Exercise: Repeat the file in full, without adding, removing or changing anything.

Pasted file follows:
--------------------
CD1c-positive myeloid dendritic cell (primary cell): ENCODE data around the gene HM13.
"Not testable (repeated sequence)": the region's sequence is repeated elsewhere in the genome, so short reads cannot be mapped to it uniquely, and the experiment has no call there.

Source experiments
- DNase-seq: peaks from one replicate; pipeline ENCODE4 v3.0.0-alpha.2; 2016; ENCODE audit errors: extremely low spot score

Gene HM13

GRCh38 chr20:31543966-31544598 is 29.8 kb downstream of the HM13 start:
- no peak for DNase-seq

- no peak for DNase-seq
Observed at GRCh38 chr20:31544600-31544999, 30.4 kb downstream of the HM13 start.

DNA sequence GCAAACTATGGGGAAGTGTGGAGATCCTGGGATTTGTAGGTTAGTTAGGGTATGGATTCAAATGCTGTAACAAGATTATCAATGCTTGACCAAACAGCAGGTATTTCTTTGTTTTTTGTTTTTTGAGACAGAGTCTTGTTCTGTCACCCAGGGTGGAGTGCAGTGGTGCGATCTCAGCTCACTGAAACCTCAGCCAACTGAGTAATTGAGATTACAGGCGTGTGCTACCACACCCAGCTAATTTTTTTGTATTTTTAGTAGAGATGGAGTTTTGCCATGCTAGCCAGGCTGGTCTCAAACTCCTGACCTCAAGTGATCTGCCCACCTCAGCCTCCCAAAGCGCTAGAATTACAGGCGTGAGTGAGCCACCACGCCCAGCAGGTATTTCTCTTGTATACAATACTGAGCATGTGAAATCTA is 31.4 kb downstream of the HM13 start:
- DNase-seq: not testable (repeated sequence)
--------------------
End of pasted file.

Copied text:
CD1c-positive myeloid dendritic cell (primary cell): ENCODE data around the gene HM13.
"Not testable (repeated sequence)": the region's sequence is repeated elsewhere in the genome, so short reads cannot be mapped to it uniquely, and the experiment has no call there.

Source experiments
- DNase-seq: peaks from one replicate; pipeline ENCODE4 v3.0.0-alpha.2; 2016; ENCODE audit errors: extremely low spot score

Gene HM13

GRCh38 chr20:31543966-31544598 is 29.8 kb downstream of the HM13 start:
- no peak for DNase-seq

- no peak for DNase-seq
Observed at GRCh38 chr20:31544600-31544999, 30.4 kb downstream of the HM13 start.

DNA sequence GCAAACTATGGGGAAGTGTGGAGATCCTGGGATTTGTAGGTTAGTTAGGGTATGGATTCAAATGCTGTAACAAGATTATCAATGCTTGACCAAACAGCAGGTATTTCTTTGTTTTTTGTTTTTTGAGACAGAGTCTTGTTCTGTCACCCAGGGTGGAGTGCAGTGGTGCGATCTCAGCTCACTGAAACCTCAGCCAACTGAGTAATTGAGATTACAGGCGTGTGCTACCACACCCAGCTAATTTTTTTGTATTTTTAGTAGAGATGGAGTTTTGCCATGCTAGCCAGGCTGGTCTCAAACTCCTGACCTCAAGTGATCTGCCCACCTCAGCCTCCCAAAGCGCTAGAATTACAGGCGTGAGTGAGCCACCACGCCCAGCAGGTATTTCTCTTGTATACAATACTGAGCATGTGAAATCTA is 31.4 kb downstream of the HM13 start:
- DNase-seq: not testable (repeated sequence)